Ensuring Access to Water in Kenya

Wednesday, August 7, 2019
Women queuing to buy water from a water ATM kiosk.
World Vision Kenya

In Kenya’s Arid and Semi-Arid Lands, recurrent drought makes access to water—for humans, agriculture, and livestock—an ongoing challenge.  Many communities rely on ground water accessed through boreholes or wells, as well as surface water supply structures, such as small dams and water pans.  During drought, surface water supplies are not adequately replenished and the pumps that operate boreholes and wells tend to break from overuse and poor management.  Repair of pumps can be costly and, particularly in hard-to-reach rural areas, critically delayed.  When water is scarce, communities may utilize water unsafe for consumption, face purchasing water at inflated prices at a time when household income is already strained, or walk long distances to reach water, disrupting other critical activities.
To address these challenges, USAID Office of U.S. Foreign Disaster Assistance (USAID/OFDA) partner World Vision constructs automated water kiosks—or “Water ATMs”—with technical support from private pump solutions company Grundfos.  Using solar pumps, which are more durable and less expensive to operate than diesel-powered pumps, ground water from water supply systems moves to elevated storage tanks where it is chlorinated and then flows by gravity to automated water kiosks.  Community members can then access potable water at any time of day at the kiosks using a payment card chargeable through Kenya’s widely used mobile-based cash transfer service, M-Pesa.  The Grundfos-supported payment system tracks water usage to quickly identify possible issues for repair.  Communities pay a low set price safeguarded from seasonal fluctuations.  The payments support ongoing maintenance and repairs overseen by a local water committee.  The result is affordable and sustainable access to safe drinking water for communities in drought-prone areas.  In 2018, World Vision—with USAID/OFDA support—extended three main water pipelines in Kenya’s Kilifi County, and constructed and connected 19 automated water kiosks to the pipelines that now bring safe drinking water to more than 12,800 people.  Across Kenya, World Vision has installed 250 solar pumps and constructed nearly 80 automated water kiosks.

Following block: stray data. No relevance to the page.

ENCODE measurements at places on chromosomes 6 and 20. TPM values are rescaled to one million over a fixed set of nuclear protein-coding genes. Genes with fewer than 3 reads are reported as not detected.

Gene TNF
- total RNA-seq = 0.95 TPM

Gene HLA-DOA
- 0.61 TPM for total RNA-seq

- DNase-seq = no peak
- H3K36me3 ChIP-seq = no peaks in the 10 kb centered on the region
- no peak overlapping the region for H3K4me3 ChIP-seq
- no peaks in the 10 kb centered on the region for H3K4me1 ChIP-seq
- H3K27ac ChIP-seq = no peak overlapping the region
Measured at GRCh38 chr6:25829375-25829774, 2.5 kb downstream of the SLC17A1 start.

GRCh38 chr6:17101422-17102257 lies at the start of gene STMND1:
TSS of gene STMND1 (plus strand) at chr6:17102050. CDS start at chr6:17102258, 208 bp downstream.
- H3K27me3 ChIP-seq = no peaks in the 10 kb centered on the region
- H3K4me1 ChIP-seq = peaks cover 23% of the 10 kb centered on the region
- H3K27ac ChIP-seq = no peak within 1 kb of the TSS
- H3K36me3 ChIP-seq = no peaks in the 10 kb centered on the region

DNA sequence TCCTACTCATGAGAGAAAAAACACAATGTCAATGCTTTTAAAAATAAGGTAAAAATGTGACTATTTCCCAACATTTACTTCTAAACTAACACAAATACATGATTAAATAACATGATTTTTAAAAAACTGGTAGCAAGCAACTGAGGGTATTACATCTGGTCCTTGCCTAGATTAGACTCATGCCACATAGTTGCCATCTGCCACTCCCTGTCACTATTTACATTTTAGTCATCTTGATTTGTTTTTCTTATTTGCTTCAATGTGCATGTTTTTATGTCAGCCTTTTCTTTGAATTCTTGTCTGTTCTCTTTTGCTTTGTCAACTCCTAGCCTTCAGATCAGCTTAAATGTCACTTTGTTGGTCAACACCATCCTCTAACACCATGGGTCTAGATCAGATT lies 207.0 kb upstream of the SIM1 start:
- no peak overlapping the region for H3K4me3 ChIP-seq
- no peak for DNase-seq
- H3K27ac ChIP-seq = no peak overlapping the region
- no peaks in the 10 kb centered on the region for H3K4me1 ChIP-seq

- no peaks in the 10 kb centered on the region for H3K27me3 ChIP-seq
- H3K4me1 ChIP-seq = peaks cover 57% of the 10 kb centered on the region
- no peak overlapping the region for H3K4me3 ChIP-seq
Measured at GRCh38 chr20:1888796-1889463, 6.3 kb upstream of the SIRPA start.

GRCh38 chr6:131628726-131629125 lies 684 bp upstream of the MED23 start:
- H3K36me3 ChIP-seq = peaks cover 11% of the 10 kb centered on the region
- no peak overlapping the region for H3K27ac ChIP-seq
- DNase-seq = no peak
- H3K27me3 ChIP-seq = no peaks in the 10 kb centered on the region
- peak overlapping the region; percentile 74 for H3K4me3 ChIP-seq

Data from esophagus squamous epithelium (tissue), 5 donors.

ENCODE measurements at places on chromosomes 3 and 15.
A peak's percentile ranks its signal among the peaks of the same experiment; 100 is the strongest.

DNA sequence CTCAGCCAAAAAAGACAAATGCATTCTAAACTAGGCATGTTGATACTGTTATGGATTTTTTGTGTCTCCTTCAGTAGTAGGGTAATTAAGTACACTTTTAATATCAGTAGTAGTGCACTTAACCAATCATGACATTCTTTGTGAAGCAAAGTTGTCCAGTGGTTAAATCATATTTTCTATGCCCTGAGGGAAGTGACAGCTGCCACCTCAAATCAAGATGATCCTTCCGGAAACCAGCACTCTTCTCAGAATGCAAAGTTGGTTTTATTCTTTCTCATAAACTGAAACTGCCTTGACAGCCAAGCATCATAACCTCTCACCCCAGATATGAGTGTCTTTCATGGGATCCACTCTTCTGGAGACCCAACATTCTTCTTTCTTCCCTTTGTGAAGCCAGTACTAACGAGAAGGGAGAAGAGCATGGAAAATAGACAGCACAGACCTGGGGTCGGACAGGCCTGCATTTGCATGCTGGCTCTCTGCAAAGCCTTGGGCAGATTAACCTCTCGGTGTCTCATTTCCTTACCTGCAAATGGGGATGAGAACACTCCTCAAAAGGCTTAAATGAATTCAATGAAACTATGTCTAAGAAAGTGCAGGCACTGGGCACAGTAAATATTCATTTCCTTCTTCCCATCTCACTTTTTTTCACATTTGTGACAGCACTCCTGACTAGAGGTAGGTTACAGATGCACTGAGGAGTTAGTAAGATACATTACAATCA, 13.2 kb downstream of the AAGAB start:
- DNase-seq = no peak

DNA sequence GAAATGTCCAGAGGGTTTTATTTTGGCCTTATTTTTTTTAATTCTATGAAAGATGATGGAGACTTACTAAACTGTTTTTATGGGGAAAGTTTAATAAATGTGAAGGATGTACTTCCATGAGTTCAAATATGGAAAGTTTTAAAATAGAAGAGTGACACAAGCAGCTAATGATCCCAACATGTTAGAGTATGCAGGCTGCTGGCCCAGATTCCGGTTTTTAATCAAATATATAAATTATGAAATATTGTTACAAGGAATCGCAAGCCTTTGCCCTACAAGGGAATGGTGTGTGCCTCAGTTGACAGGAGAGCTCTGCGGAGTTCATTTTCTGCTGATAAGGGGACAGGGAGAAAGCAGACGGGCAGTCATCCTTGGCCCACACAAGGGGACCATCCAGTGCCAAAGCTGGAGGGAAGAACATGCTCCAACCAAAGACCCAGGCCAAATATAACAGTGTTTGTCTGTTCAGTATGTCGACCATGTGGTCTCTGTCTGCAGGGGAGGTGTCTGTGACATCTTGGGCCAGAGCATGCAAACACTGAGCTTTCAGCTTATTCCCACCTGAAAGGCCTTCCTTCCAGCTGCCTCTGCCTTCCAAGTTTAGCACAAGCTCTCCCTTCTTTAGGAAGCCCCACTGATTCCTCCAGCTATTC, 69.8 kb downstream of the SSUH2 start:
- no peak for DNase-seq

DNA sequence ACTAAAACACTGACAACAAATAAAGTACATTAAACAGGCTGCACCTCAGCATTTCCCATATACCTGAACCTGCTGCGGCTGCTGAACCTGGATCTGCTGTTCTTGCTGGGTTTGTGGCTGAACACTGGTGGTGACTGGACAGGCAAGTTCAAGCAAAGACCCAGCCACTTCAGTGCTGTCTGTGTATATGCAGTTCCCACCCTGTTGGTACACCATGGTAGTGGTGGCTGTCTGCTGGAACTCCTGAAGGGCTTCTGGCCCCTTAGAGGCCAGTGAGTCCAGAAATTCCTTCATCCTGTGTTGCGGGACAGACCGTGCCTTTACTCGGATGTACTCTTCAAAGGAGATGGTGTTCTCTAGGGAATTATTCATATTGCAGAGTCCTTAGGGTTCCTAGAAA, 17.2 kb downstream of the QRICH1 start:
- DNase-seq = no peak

Last updated: August 11, 2020

Share This Page